That seems like a judgement you are making. I agree that there are some people who have money and are known by those around them to be very tight with it.

But that is not everyone. More often, I see people who are very principled in what they spend their money on. They don’t spend on anything unless it has a specific purpose or will bring about a desired outcome. Given the exact right conditions, there is almost no limit to what they will direct toward their end goal. For these folks, money isn’t for simple accumulation. It is a tool to achieve some desired outcome.

Thing is though, they have their own goals and motivations. If you don’t know each person well enough you won’t know what they might spend their money on.

Also, there are multiple ways to be in control of an object beyond just purchasing it with cash. If the desired outcome involves getting control of a specific object, there are often ways to take control with minimal financial cost.

I’m certainly not pulling $85k out of my IRA or taking a loan out on my home in order to buy a truck. I seriously doubt many people will. People who do that don’t have high net worths.
Agreed.
 

HaulingAss

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That seems like a judgement you are making. I agree that there are some people who have money and are known by those around them to be very tight with it.

But that is not everyone. More often, I see people who are very principled in what they spend their money on. They don’t spend on anything unless it has a specific purpose or will bring about a desired outcome. Given the exact right conditions, there is almost no limit to what they will direct toward their end goal. For these folks, money isn’t for simple accumulation. It is a tool to achieve some desired outcome.

Thing is though, they have their own goals and motivations. If you don’t know each person well enough you won’t know what they might spend their money on.
Exactly! I didn't buy a car until I had been a motorcyclist for 4 or 5 years. And I bought used motorcycles with cash. And my first few cars were all used and all bought with cash to save the finance charge. I basically lived like a college student so I could get financially ahead and I did that for many years after I could have afforded things like new TV's furniture, expensive vacations in nice hotels, etc. I just kept investing my money with the hope I wouldn't need to worry about money some day.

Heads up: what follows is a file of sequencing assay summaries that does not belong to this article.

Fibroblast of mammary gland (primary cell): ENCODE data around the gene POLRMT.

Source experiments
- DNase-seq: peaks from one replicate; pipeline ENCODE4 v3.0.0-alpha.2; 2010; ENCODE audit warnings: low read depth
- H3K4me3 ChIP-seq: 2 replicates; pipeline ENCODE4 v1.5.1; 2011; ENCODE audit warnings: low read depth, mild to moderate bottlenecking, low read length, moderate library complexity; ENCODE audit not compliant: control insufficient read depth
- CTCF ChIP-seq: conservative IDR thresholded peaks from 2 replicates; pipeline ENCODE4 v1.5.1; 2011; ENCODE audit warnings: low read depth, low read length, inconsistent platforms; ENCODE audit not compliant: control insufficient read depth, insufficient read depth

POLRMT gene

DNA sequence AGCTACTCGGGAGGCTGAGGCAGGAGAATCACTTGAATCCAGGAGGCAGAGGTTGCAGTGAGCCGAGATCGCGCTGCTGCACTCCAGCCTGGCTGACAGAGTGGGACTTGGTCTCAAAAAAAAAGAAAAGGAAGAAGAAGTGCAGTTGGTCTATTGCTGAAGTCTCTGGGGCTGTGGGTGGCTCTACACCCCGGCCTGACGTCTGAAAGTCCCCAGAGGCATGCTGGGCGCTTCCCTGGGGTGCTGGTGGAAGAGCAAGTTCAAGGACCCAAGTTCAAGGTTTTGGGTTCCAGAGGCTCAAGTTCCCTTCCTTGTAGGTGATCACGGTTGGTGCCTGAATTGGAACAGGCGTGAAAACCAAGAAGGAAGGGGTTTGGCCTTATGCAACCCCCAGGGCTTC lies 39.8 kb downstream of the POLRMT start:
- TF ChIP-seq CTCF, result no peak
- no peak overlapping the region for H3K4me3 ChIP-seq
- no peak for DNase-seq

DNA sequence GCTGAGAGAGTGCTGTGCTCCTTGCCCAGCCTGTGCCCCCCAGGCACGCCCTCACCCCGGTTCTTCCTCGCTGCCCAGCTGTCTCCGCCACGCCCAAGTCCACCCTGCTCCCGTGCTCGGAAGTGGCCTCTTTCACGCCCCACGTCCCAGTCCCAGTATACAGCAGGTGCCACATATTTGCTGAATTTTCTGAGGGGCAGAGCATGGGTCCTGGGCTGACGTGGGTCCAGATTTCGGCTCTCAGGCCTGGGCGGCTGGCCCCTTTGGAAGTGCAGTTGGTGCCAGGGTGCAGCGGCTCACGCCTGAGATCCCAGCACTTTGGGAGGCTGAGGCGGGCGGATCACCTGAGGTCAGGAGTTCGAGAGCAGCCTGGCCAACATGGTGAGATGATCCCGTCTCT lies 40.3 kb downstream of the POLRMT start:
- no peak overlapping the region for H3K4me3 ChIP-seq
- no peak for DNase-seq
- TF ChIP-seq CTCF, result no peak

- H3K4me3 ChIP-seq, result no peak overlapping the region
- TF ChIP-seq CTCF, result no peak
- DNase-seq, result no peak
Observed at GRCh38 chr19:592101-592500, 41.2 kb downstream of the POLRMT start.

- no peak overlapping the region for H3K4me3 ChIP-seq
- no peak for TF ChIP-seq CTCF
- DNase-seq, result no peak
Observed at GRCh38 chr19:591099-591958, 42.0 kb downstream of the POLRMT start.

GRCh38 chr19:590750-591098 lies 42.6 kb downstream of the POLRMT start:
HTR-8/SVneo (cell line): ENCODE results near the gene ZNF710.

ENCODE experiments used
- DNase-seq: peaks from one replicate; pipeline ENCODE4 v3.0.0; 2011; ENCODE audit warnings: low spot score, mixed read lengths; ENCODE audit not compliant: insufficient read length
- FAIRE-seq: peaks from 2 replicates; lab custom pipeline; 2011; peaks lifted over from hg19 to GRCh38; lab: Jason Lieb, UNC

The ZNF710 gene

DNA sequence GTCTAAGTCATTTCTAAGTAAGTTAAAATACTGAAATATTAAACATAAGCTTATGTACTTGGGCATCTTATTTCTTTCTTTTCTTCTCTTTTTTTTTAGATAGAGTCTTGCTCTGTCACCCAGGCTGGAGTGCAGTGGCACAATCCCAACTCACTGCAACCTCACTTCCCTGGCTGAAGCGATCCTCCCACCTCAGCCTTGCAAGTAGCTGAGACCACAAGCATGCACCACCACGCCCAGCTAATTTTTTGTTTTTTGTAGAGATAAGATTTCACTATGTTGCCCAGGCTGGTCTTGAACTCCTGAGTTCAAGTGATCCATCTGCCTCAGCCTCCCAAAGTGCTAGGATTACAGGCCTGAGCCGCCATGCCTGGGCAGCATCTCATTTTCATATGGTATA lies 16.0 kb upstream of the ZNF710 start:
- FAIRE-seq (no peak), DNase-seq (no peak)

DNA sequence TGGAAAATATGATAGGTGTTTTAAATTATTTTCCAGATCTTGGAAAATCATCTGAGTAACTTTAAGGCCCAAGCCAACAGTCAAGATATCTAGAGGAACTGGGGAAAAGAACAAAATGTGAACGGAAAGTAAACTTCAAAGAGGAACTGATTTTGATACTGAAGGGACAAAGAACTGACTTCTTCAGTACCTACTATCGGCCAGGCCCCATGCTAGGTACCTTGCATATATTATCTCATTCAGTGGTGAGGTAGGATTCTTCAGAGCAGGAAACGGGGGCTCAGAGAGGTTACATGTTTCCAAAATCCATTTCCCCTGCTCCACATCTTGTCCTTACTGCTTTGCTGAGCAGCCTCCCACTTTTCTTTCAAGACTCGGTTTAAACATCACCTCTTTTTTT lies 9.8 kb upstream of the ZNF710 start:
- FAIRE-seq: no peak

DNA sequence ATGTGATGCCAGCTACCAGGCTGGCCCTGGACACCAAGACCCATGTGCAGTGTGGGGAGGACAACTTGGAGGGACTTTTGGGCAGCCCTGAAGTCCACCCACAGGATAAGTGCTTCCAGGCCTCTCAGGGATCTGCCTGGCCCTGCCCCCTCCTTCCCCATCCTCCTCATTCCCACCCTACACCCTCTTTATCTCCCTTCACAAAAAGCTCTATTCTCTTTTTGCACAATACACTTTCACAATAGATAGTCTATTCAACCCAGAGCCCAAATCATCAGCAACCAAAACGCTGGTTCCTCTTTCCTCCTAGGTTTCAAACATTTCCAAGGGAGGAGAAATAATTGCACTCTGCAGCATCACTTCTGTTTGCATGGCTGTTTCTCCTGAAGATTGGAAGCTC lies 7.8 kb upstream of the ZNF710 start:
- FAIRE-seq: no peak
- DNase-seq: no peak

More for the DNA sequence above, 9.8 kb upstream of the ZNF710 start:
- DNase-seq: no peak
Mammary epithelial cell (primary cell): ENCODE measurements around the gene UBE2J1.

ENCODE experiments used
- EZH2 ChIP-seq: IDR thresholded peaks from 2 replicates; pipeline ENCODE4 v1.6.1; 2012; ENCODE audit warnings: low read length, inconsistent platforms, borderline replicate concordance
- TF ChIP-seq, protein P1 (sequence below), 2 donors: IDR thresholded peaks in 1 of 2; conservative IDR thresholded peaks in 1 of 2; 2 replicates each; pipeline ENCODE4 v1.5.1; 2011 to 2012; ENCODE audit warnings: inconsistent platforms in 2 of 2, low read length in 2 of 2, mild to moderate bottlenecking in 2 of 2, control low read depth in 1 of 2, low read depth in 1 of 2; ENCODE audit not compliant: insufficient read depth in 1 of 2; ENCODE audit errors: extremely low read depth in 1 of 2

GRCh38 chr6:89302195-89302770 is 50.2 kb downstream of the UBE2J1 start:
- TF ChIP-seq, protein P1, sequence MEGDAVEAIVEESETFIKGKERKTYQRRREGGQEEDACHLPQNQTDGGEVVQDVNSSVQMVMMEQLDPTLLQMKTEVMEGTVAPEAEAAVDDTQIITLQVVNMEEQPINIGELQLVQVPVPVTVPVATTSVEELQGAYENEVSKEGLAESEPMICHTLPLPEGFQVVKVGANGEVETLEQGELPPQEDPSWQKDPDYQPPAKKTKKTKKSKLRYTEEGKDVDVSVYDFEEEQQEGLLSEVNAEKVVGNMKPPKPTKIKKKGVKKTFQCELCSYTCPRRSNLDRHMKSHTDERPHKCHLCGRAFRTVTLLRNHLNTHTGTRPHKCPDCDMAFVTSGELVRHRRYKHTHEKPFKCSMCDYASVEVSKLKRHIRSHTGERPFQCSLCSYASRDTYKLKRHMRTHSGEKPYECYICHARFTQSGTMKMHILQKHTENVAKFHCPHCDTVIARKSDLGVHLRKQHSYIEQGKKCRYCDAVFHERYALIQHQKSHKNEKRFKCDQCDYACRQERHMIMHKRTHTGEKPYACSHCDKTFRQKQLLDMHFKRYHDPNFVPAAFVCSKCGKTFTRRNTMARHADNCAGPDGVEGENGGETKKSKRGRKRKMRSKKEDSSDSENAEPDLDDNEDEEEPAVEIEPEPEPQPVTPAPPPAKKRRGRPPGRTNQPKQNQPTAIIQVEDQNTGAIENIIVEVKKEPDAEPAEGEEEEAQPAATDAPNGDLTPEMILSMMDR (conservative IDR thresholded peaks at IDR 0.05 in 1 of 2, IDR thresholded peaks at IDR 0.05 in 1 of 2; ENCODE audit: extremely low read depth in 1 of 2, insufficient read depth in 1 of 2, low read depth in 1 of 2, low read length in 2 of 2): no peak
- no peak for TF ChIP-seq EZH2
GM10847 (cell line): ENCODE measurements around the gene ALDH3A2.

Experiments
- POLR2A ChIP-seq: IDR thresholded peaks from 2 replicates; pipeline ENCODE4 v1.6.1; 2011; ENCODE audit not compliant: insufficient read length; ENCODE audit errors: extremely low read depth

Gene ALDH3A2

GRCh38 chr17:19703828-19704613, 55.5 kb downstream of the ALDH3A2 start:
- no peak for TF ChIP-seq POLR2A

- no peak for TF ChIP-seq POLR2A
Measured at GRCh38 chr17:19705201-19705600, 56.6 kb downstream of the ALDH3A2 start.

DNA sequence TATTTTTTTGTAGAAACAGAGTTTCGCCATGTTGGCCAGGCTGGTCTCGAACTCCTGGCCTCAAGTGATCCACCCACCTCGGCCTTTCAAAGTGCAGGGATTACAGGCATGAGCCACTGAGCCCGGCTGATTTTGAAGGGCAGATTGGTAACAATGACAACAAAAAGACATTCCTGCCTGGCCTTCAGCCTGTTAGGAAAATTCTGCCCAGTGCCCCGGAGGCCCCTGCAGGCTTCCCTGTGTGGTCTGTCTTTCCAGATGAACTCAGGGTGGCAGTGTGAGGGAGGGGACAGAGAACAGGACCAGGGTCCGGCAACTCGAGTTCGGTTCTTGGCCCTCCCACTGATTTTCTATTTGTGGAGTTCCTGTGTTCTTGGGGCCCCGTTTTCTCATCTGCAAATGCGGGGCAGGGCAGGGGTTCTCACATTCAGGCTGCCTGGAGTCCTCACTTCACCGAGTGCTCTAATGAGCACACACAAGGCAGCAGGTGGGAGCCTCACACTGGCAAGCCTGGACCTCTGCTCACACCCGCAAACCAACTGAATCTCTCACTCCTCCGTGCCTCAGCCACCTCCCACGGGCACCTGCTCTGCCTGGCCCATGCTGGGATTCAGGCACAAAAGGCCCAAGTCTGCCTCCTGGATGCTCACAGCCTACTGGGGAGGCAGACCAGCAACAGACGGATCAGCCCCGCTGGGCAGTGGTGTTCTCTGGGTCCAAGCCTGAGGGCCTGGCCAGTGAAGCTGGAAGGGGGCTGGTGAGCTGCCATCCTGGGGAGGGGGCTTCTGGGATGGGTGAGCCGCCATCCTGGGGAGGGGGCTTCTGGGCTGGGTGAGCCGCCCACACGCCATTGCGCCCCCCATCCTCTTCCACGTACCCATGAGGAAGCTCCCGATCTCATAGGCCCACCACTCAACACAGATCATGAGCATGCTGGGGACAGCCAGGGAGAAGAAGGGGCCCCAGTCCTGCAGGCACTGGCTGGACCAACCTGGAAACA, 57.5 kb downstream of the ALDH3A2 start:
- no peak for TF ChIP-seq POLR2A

With some good investments that I resisted selling simply because they had doubled, tripled or quadrupled, that day came a lot sooner than I expected. Because my best investments kept going up. And up. And up. Sure, sometimes they would go down for a year or two but mostly they went up. I only sold a stock if I needed the money to invest in a company that looked more promising or to buy a house or some land or pay taxes. By the time I was 37 I was retired and could afford anything I wanted. Because I had religiously saved money and avoided spending it.

Now I have more money than I can shake a stick at and it simply doesn't matter to me. I have reached my goals and as long as I don't go crazy with luxury chalets, jets and yachts, I will never have to worry about money again and can buy whatever I want without having to strategize, pinch pennies or trying to get a bargain deal. The money just keeps multiplying. and I spend very little time managing it, mostly I just stay abreast of things happening in the world to make sure my investments are still on track for continued performance in coming years The secret is to spend less than you make. I would not be in this position if I took loans out to buy things.